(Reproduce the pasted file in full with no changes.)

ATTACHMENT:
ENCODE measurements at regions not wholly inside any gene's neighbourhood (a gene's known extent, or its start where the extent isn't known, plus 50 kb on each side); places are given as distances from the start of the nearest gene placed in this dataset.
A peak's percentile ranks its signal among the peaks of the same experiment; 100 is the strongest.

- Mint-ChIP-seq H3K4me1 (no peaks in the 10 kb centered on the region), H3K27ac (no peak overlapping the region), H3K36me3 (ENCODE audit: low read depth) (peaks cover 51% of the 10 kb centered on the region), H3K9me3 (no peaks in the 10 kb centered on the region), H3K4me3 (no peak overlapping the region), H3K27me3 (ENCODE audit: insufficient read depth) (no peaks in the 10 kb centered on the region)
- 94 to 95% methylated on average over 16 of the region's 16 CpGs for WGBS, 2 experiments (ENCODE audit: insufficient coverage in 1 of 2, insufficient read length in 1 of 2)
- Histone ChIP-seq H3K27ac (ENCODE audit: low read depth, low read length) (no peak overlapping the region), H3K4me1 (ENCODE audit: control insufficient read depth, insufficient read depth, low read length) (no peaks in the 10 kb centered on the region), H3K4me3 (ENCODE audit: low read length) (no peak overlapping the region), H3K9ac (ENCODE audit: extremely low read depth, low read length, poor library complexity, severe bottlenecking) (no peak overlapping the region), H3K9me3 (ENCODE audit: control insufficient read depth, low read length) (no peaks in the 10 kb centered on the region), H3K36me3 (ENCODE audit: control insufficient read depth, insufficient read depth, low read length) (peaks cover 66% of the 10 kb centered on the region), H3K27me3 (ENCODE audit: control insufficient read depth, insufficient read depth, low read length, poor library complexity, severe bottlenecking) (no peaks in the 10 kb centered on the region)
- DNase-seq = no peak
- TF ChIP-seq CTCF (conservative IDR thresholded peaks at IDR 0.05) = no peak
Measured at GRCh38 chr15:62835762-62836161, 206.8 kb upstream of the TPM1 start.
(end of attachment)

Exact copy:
ENCODE measurements at regions not wholly inside any gene's neighbourhood (a gene's known extent, or its start where the extent isn't known, plus 50 kb on each side); places are given as distances from the start of the nearest gene placed in this dataset.
A peak's percentile ranks its signal among the peaks of the same experiment; 100 is the strongest.

- Mint-ChIP-seq H3K4me1 (no peaks in the 10 kb centered on the region), H3K27ac (no peak overlapping the region), H3K36me3 (ENCODE audit: low read depth) (peaks cover 51% of the 10 kb centered on the region), H3K9me3 (no peaks in the 10 kb centered on the region), H3K4me3 (no peak overlapping the region), H3K27me3 (ENCODE audit: insufficient read depth) (no peaks in the 10 kb centered on the region)
- 94 to 95% methylated on average over 16 of the region's 16 CpGs for WGBS, 2 experiments (ENCODE audit: insufficient coverage in 1 of 2, insufficient read length in 1 of 2)
- Histone ChIP-seq H3K27ac (ENCODE audit: low read depth, low read length) (no peak overlapping the region), H3K4me1 (ENCODE audit: control insufficient read depth, insufficient read depth, low read length) (no peaks in the 10 kb centered on the region), H3K4me3 (ENCODE audit: low read length) (no peak overlapping the region), H3K9ac (ENCODE audit: extremely low read depth, low read length, poor library complexity, severe bottlenecking) (no peak overlapping the region), H3K9me3 (ENCODE audit: control insufficient read depth, low read length) (no peaks in the 10 kb centered on the region), H3K36me3 (ENCODE audit: control insufficient read depth, insufficient read depth, low read length) (peaks cover 66% of the 10 kb centered on the region), H3K27me3 (ENCODE audit: control insufficient read depth, insufficient read depth, low read length, poor library complexity, severe bottlenecking) (no peaks in the 10 kb centered on the region)
- DNase-seq = no peak
- TF ChIP-seq CTCF (conservative IDR thresholded peaks at IDR 0.05) = no peak
Measured at GRCh38 chr15:62835762-62836161, 206.8 kb upstream of the TPM1 start.